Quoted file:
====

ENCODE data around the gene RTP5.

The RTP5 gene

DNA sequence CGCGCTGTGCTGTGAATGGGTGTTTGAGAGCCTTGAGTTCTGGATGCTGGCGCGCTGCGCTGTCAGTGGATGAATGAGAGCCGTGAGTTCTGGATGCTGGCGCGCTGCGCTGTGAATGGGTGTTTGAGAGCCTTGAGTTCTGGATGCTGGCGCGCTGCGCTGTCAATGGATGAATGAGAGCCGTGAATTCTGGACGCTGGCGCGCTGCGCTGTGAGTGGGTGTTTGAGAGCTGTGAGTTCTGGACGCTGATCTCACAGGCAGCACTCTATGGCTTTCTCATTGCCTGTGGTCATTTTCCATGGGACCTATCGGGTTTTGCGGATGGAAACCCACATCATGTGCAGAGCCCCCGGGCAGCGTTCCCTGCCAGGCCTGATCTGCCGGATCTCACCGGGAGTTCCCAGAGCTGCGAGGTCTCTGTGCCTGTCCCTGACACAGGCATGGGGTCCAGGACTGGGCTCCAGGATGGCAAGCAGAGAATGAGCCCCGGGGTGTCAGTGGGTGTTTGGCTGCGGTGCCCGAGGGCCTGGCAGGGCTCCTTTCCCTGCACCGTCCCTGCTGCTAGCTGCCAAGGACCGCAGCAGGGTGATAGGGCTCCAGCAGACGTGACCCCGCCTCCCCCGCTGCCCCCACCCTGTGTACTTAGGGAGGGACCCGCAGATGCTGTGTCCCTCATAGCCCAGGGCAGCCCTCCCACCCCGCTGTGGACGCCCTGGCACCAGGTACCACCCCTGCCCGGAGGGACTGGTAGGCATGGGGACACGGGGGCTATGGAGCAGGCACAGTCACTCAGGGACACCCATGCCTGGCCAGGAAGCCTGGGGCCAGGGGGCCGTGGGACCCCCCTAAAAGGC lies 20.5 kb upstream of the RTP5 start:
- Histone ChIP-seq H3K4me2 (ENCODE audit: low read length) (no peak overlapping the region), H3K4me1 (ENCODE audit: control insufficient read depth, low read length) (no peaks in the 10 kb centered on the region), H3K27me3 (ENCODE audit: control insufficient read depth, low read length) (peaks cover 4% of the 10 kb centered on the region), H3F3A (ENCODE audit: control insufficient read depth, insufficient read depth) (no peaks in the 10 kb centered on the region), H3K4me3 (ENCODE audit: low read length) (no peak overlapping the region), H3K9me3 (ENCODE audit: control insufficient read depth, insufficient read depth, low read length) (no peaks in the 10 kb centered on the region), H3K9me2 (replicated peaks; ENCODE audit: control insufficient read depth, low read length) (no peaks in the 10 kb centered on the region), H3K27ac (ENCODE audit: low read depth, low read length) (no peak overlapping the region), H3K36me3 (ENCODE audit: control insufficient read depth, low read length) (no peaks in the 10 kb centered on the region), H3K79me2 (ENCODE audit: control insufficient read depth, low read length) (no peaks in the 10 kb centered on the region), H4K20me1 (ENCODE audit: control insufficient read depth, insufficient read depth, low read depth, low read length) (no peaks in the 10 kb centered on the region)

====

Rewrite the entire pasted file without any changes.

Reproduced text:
ENCODE data around the gene RTP5.

The RTP5 gene

DNA sequence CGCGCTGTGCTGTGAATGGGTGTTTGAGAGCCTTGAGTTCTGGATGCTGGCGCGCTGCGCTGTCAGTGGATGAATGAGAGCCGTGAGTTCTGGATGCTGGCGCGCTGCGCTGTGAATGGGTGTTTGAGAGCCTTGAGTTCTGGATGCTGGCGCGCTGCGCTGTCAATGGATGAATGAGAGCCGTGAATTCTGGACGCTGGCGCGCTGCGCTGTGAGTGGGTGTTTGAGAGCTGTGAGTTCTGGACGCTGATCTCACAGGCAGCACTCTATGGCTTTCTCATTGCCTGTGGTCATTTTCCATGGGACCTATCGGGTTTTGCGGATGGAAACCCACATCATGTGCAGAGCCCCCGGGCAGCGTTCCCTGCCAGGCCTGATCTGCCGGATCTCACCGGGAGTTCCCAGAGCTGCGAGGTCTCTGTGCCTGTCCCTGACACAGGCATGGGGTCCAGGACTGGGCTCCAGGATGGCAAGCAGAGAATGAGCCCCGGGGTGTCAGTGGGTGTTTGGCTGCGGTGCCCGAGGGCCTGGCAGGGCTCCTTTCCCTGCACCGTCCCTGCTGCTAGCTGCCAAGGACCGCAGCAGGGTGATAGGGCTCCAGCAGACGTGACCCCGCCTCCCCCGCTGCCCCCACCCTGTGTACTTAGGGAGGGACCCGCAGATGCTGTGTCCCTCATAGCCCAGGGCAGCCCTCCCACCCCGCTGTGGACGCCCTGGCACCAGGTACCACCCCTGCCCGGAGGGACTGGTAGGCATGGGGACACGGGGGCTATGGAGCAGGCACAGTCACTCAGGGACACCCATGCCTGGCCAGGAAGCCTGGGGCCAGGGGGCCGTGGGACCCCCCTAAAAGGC lies 20.5 kb upstream of the RTP5 start:
- Histone ChIP-seq H3K4me2 (ENCODE audit: low read length) (no peak overlapping the region), H3K4me1 (ENCODE audit: control insufficient read depth, low read length) (no peaks in the 10 kb centered on the region), H3K27me3 (ENCODE audit: control insufficient read depth, low read length) (peaks cover 4% of the 10 kb centered on the region), H3F3A (ENCODE audit: control insufficient read depth, insufficient read depth) (no peaks in the 10 kb centered on the region), H3K4me3 (ENCODE audit: low read length) (no peak overlapping the region), H3K9me3 (ENCODE audit: control insufficient read depth, insufficient read depth, low read length) (no peaks in the 10 kb centered on the region), H3K9me2 (replicated peaks; ENCODE audit: control insufficient read depth, low read length) (no peaks in the 10 kb centered on the region), H3K27ac (ENCODE audit: low read depth, low read length) (no peak overlapping the region), H3K36me3 (ENCODE audit: control insufficient read depth, low read length) (no peaks in the 10 kb centered on the region), H3K79me2 (ENCODE audit: control insufficient read depth, low read length) (no peaks in the 10 kb centered on the region), H4K20me1 (ENCODE audit: control insufficient read depth, insufficient read depth, low read depth, low read length) (no peaks in the 10 kb centered on the region)